Until one day it wasn’t. I was walking down an alley on the way to work. Kill the cat. 

That couldn’t be right. I couldn't have heard the voice correctly.

The cat was a mangy looking stray, probably had fleas.  It looked up at me trying to decide if I had a scrap of food.

Kill the cat. Kill the cat. Kill the cat.

I drew back my foot and then screamed as loud as I could, “Run!”

The cat jumped and ran like the devil was on it’s tail. Brick dust puffed out from where I had kicked the wall, missing the cat by inches.   

That little ball of sunshine in my chest was cold now. I felt like I was going to throw up. The void in my head where the voice lived ached with disappointment and betrayal. Why would my voice want me to kill the cat? The question kept going around and around in my head. Maybe the cat had rabies or something. Maybe it was going to bite some kid and then the kid would die, and it would be my fault. Was it some kind of test?  What did it mean?

But the voice was quiet for a while until I went down to the subway station.

My eyes kept going to a middle aged woman, looking at her phone, standing very close to the yellow line beside the subway tracks.

“Push her.” It wasn’t too loud this time, just a light whisper like a Spring breeze in my ear. 

Push her.” It sounded a little louder, and my feet were moving closer to her. It was as if I had no will of my own, as if my small act of defiance with the cat had drained all my strength.  I was a puppet and the voice held the strings.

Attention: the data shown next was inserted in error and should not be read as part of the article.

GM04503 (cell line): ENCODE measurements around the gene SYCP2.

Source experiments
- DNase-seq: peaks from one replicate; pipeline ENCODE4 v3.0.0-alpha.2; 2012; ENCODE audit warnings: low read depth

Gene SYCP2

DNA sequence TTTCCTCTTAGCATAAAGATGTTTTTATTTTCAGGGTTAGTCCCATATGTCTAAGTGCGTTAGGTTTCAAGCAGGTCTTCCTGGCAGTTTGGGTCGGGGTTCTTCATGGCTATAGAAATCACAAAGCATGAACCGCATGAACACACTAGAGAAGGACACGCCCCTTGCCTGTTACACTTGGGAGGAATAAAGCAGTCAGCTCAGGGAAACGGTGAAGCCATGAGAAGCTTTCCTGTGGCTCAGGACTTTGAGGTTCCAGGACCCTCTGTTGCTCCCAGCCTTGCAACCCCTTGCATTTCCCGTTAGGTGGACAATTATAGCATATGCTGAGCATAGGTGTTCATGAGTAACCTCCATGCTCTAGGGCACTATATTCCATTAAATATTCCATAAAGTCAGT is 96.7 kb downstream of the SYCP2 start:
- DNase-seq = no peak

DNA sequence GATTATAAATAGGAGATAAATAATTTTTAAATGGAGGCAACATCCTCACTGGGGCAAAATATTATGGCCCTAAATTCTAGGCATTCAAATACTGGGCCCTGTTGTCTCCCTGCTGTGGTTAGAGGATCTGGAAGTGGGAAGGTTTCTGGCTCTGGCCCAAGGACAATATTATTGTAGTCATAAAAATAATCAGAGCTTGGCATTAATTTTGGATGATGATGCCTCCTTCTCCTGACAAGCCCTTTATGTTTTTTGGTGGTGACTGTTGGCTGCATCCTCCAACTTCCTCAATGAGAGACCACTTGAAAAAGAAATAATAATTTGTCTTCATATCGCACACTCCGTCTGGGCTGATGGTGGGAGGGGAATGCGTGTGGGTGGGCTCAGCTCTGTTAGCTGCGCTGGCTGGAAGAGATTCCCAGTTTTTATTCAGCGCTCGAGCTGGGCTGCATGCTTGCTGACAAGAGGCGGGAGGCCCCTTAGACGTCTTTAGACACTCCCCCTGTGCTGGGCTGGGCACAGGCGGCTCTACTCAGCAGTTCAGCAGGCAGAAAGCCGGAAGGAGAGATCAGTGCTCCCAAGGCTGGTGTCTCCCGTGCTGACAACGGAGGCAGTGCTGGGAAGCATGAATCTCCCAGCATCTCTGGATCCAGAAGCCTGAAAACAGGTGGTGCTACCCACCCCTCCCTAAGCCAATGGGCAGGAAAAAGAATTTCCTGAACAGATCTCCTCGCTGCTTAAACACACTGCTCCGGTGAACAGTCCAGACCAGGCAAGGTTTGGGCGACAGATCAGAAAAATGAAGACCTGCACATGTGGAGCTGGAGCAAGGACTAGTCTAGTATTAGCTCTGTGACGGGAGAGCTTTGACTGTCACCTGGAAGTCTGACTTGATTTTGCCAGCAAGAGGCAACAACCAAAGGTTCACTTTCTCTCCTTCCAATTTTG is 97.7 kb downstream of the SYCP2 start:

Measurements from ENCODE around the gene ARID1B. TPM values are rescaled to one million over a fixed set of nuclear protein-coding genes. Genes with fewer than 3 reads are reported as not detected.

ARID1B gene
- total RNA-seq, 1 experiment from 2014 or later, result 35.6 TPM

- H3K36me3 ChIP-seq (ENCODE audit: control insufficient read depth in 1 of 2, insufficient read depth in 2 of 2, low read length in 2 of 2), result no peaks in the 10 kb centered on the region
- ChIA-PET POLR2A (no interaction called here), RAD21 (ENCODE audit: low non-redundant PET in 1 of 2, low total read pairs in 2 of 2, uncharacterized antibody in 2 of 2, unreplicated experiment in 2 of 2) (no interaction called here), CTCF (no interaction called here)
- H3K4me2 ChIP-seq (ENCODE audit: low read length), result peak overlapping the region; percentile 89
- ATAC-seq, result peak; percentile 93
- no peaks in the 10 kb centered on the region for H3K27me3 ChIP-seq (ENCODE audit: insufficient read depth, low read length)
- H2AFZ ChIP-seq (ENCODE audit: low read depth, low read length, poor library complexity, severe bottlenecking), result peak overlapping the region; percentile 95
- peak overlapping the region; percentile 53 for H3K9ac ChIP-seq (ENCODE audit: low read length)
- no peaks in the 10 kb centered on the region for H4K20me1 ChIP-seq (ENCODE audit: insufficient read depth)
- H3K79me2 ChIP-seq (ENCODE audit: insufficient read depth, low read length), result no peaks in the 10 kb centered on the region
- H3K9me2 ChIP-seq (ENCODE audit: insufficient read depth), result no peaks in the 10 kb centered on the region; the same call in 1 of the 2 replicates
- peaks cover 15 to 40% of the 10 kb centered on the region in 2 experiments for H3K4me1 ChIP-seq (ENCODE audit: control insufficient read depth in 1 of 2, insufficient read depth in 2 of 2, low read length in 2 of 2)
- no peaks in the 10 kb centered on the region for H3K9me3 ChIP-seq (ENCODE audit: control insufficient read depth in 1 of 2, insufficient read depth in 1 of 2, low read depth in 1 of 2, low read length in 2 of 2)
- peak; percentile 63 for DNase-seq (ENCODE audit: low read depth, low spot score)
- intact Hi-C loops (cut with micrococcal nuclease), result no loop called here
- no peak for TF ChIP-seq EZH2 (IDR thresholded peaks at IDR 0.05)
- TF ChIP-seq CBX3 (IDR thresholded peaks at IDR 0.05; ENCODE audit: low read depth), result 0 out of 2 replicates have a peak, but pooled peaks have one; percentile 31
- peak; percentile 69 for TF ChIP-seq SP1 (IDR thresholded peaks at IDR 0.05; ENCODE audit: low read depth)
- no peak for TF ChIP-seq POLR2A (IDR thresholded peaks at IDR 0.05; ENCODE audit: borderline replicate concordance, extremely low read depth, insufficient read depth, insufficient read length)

I moved close enough to touch her. I tried to say something, but no sound came from my mouth. The woman’s face blurred  and shifted until she looked like my mom, but her face was all scratched and bleeding like a cat had attacked her.  She turned to me and said, “Push me.”

I reached out, but then there was a smell like roses, and I remembered the first time the voice had come to me. I knew what I had to do. I grabbed her coat and jumped sideways.

Then the transit cops were there, helping the lady up from the ground away where I had flung her away from the tracks.

And as they grabbed me and put me in the cuffs, I could hear the voice laughing in my head.
***
It’s been six months of talking to shrinks. They say there wasn’t any voice, just  chemicals in my brain. And when I tell them it was real, they pat me on the back and talk about  psychotic this or schizo that. I don’t argue anymore. People like me, we used to be special; they used to write stories and poems about us. I remember in Sunday School the story about a voice that told the old man to take his child up the mountain and  kill him, and then the voice that told him to let the child go. 

So I pretend to take my blue pills every morning, and I wait and listen for the voice because  angel or demon, this time when it comes I’ll be ready.

Ann Gray is a retired microbiologist, who is now looking at the bigger issues of life.  She is an enthusiastic birder and occasionally writes short pieces for local nature publications.  Ann is currently writing a historical fiction based on events during the cholera epidemic of 1832 in Kingston, Ontario.